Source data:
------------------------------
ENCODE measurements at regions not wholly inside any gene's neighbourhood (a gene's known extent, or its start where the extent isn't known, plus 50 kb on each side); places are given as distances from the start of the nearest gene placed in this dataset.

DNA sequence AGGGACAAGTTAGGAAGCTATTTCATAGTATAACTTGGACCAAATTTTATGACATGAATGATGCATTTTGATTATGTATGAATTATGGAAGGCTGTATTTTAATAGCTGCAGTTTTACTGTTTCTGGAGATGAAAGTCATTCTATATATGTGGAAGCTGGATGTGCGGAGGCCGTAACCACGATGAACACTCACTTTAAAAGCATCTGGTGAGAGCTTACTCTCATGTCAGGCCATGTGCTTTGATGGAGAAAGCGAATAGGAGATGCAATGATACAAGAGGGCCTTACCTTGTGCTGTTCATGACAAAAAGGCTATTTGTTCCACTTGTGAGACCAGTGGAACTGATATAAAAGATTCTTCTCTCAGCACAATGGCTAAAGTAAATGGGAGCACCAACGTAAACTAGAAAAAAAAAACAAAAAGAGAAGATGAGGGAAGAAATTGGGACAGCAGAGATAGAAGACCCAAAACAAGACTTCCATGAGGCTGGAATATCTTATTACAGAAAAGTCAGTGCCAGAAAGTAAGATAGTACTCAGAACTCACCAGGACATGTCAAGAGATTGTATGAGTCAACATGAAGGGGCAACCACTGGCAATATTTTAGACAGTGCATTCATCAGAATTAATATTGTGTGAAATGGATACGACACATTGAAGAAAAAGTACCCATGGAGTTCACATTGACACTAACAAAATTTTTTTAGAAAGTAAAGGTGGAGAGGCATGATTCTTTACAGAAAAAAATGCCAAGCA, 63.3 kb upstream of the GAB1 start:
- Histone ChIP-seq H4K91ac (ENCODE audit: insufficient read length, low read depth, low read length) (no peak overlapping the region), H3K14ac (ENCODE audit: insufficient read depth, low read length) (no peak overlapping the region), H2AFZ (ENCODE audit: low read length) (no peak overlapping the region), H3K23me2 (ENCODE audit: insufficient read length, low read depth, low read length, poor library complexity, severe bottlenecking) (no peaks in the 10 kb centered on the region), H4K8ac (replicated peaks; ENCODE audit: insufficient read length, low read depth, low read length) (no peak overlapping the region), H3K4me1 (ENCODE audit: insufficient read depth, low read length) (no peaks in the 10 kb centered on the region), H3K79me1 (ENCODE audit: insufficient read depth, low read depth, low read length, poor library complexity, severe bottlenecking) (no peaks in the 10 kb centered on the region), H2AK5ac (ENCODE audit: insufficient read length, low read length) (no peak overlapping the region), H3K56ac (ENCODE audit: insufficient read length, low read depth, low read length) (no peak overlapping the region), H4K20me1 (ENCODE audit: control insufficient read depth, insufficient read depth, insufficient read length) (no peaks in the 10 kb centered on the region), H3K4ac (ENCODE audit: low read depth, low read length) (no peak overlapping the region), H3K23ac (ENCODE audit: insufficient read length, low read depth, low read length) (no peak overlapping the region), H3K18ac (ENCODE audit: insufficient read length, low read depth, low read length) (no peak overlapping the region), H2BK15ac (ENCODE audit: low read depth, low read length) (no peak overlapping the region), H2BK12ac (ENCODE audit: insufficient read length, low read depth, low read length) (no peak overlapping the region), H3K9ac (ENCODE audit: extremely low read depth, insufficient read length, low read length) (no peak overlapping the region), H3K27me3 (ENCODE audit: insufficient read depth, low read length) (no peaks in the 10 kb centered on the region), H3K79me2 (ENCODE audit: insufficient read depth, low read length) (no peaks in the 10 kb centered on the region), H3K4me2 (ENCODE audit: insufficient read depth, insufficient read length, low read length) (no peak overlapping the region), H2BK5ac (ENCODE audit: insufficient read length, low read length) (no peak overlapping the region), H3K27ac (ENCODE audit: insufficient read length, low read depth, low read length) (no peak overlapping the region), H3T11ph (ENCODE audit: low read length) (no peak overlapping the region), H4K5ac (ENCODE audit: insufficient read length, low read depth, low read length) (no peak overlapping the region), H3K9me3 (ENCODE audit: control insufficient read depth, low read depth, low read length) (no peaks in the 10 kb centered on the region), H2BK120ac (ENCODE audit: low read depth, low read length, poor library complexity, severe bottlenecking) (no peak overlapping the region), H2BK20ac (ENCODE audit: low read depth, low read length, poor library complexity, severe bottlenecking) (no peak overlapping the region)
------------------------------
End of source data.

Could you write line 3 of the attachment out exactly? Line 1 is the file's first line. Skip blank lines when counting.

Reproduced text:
- Histone ChIP-seq H4K91ac (ENCODE audit: insufficient read length, low read depth, low read length) (no peak overlapping the region), H3K14ac (ENCODE audit: insufficient read depth, low read length) (no peak overlapping the region), H2AFZ (ENCODE audit: low read length) (no peak overlapping the region), H3K23me2 (ENCODE audit: insufficient read length, low read depth, low read length, poor library complexity, severe bottlenecking) (no peaks in the 10 kb centered on the region), H4K8ac (replicated peaks; ENCODE audit: insufficient read length, low read depth, low read length) (no peak overlapping the region), H3K4me1 (ENCODE audit: insufficient read depth, low read length) (no peaks in the 10 kb centered on the region), H3K79me1 (ENCODE audit: insufficient read depth, low read depth, low read length, poor library complexity, severe bottlenecking) (no peaks in the 10 kb centered on the region), H2AK5ac (ENCODE audit: insufficient read length, low read length) (no peak overlapping the region), H3K56ac (ENCODE audit: insufficient read length, low read depth, low read length) (no peak overlapping the region), H4K20me1 (ENCODE audit: control insufficient read depth, insufficient read depth, insufficient read length) (no peaks in the 10 kb centered on the region), H3K4ac (ENCODE audit: low read depth, low read length) (no peak overlapping the region), H3K23ac (ENCODE audit: insufficient read length, low read depth, low read length) (no peak overlapping the region), H3K18ac (ENCODE audit: insufficient read length, low read depth, low read length) (no peak overlapping the region), H2BK15ac (ENCODE audit: low read depth, low read length) (no peak overlapping the region), H2BK12ac (ENCODE audit: insufficient read length, low read depth, low read length) (no peak overlapping the region), H3K9ac (ENCODE audit: extremely low read depth, insufficient read length, low read length) (no peak overlapping the region), H3K27me3 (ENCODE audit: insufficient read depth, low read length) (no peaks in the 10 kb centered on the region), H3K79me2 (ENCODE audit: insufficient read depth, low read length) (no peaks in the 10 kb centered on the region), H3K4me2 (ENCODE audit: insufficient read depth, insufficient read length, low read length) (no peak overlapping the region), H2BK5ac (ENCODE audit: insufficient read length, low read length) (no peak overlapping the region), H3K27ac (ENCODE audit: insufficient read length, low read depth, low read length) (no peak overlapping the region), H3T11ph (ENCODE audit: low read length) (no peak overlapping the region), H4K5ac (ENCODE audit: insufficient read length, low read depth, low read length) (no peak overlapping the region), H3K9me3 (ENCODE audit: control insufficient read depth, low read depth, low read length) (no peaks in the 10 kb centered on the region), H2BK120ac (ENCODE audit: low read depth, low read length, poor library complexity, severe bottlenecking) (no peak overlapping the region), H2BK20ac (ENCODE audit: low read depth, low read length, poor library complexity, severe bottlenecking) (no peak overlapping the region)